By developing a comprehensive campaign and messaging strategy to address the lack of access to quality public space that persists in cities across the globe, PPS will forge action-oriented partnerships with three national and international organizations to institutionalize and expand placemaking within their fields of practice and the local communities they serve. Over the next three years, PPS will work with each of these organizations to undertake pilot/demonstration projects in one to three public spaces each.
Campaigns will include low-cost, short-term improvements to attract more people to a public space (Lighter, Quicker, Cheaper), which will set the stage for longer-term infrastructure improvements, with subsequent interventions occurring incrementally. Lighter, Quicker, Cheaper design projects typically include adding low-cost amenities to a space, converting street areas into multi-use spaces, or incorporating public art, markets and vending, and/or visual upgrades including landscaping into existing public spaces. To complement this work there will be a comprehensive program of events and activities ranging from outdoor festivals and film screenings to cultural programs and exhibitions featuring local talent.
To achieve these targets, PPS will create a leadership team with each partner organization and a project implementation team with local community leaders and municipal government staff in order to plan and initiate the actual demonstration projects. For each project, PPS will provide an introductory training seminar for a diverse group of public and private stakeholders, as well as ongoing technical assistance for each project, drawing on PPSs approach to transforming public spaces, which includes public space audit tools. PPS will also provide new sources of funding to implement these projects to be raised from foundation, government, and private sources. By building the capacity of these local communities and partners to maintain these projects in the future and complete additional projects, and expanding the funding base for placemaking, PPS will build a solid foundation that will enable us to increase the number of projects in the future.
We will launch the project on October 30, 2016. During the first nine months of the project, and no later than June 2017, we will establish formal partnership agreements and release a public announcement. Partners will provide organizational support for projects and will assist in financing and implementation, if funds are not provided directly. During this period, we will also commence local project planning and trainings on a rolling basis with each partner, as funding and commitments are secured. Initial pilot projects will be completed with each partner by December 31, 2017. In 2018, we will provide training and technical assistance to increase each partners capacity to implement placemaking strategies, and we will actively participate in one of their conferences, networks, and communication outlets (completing at least three blogs or article), while also completing additional pilot projects. In 2019, we will formally evaluate the results of these programs. Evaluation will include before/after systematic observations and surveys of public space users, to be completed by local pilot project staff using PPSs methodologies. This work will culminate in a final report, to be submitted by October 30, 2019.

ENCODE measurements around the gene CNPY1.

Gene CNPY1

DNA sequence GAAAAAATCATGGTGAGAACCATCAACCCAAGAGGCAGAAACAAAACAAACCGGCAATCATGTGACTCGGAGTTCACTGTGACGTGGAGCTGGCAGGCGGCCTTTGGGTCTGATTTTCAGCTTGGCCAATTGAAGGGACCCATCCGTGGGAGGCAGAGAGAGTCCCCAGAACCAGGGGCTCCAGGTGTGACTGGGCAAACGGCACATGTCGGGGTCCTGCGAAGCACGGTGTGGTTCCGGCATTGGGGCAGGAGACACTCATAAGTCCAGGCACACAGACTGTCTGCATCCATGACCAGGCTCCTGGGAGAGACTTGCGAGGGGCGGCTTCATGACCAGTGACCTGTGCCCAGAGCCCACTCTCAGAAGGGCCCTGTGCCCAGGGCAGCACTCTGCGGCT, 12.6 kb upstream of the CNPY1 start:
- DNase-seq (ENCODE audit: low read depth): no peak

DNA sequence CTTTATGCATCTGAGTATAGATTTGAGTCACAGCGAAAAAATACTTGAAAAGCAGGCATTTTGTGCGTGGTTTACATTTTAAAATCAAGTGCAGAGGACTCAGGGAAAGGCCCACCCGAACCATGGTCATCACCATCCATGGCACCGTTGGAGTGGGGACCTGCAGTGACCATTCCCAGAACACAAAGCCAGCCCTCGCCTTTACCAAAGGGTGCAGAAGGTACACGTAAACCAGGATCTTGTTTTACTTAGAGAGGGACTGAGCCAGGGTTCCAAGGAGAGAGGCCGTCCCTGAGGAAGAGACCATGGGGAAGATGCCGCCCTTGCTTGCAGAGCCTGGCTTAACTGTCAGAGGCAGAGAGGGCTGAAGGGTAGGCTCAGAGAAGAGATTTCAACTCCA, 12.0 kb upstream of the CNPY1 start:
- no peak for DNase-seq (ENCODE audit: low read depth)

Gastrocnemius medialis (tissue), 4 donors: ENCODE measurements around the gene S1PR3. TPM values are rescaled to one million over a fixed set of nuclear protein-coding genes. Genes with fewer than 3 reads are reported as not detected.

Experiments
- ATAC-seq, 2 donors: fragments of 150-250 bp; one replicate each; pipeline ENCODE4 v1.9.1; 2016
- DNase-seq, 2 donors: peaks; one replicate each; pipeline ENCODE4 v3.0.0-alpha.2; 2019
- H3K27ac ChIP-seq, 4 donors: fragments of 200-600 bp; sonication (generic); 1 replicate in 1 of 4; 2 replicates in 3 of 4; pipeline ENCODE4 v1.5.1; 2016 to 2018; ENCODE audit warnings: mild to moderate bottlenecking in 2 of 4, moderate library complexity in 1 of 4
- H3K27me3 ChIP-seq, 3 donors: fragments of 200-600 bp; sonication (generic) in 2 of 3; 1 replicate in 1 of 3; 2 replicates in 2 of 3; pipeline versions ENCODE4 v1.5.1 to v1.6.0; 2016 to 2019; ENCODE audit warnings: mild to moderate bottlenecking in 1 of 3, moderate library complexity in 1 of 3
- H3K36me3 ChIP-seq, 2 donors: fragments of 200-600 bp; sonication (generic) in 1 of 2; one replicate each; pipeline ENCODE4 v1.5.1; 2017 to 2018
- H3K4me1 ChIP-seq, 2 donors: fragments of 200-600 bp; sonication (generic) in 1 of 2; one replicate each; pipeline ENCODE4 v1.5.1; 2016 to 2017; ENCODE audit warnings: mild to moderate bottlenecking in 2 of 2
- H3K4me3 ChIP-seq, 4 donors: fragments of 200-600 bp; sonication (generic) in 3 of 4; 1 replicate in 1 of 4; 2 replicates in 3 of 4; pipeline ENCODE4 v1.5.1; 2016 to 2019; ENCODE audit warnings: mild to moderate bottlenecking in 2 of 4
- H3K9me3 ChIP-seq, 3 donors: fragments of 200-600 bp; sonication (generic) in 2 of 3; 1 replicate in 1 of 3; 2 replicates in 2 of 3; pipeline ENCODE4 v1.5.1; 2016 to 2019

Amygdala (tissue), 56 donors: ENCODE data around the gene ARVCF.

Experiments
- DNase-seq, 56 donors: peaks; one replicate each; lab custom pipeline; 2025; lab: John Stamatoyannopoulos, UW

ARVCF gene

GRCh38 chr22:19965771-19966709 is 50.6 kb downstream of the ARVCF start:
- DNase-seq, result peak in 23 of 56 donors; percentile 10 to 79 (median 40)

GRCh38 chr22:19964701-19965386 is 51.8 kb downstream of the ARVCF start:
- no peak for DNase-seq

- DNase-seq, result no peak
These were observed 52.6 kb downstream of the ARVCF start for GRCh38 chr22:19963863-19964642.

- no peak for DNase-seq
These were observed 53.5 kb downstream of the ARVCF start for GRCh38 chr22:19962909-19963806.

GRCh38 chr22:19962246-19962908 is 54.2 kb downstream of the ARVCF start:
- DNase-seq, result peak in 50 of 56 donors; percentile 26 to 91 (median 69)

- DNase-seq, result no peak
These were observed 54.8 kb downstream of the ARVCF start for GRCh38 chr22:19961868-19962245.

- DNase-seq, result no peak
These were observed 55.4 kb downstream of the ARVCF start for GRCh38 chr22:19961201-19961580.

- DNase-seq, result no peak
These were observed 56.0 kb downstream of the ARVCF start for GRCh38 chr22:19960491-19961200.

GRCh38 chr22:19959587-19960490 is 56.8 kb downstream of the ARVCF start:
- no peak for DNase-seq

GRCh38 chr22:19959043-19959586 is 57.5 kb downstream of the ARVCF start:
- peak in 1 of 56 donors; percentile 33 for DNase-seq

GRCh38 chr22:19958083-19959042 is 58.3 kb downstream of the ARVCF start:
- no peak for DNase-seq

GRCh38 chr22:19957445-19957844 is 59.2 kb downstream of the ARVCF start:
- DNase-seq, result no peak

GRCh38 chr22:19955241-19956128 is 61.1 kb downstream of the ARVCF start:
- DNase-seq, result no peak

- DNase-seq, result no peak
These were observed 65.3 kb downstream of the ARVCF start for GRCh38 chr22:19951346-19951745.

A proposed timeline is provided below:
October, 2016: Launch date outreach to partners begins
December, 2016: Partner status report outreach to partners continues; initial training session for each partner on a rolling basis
March, 2016: Partner status report outreach to partners continues; initial training session for each partner on a rolling basis
June, 2017: Final partnerships announced (latest date) and partner status report outreach to partners continues, initial training session for each partner on rolling basis; technical assistance; initial Pilot Projects completed
September, 2017: Pilot Project status report technical assistance; initial Pilot Projects completed
December, 2017: Pilot Project status report technical assistance; all Pilot Projects completed
March, 2018: Partner status report, articles and blog posts additional partner capacity building: one training, one conference, and three articles or blogs (per partner)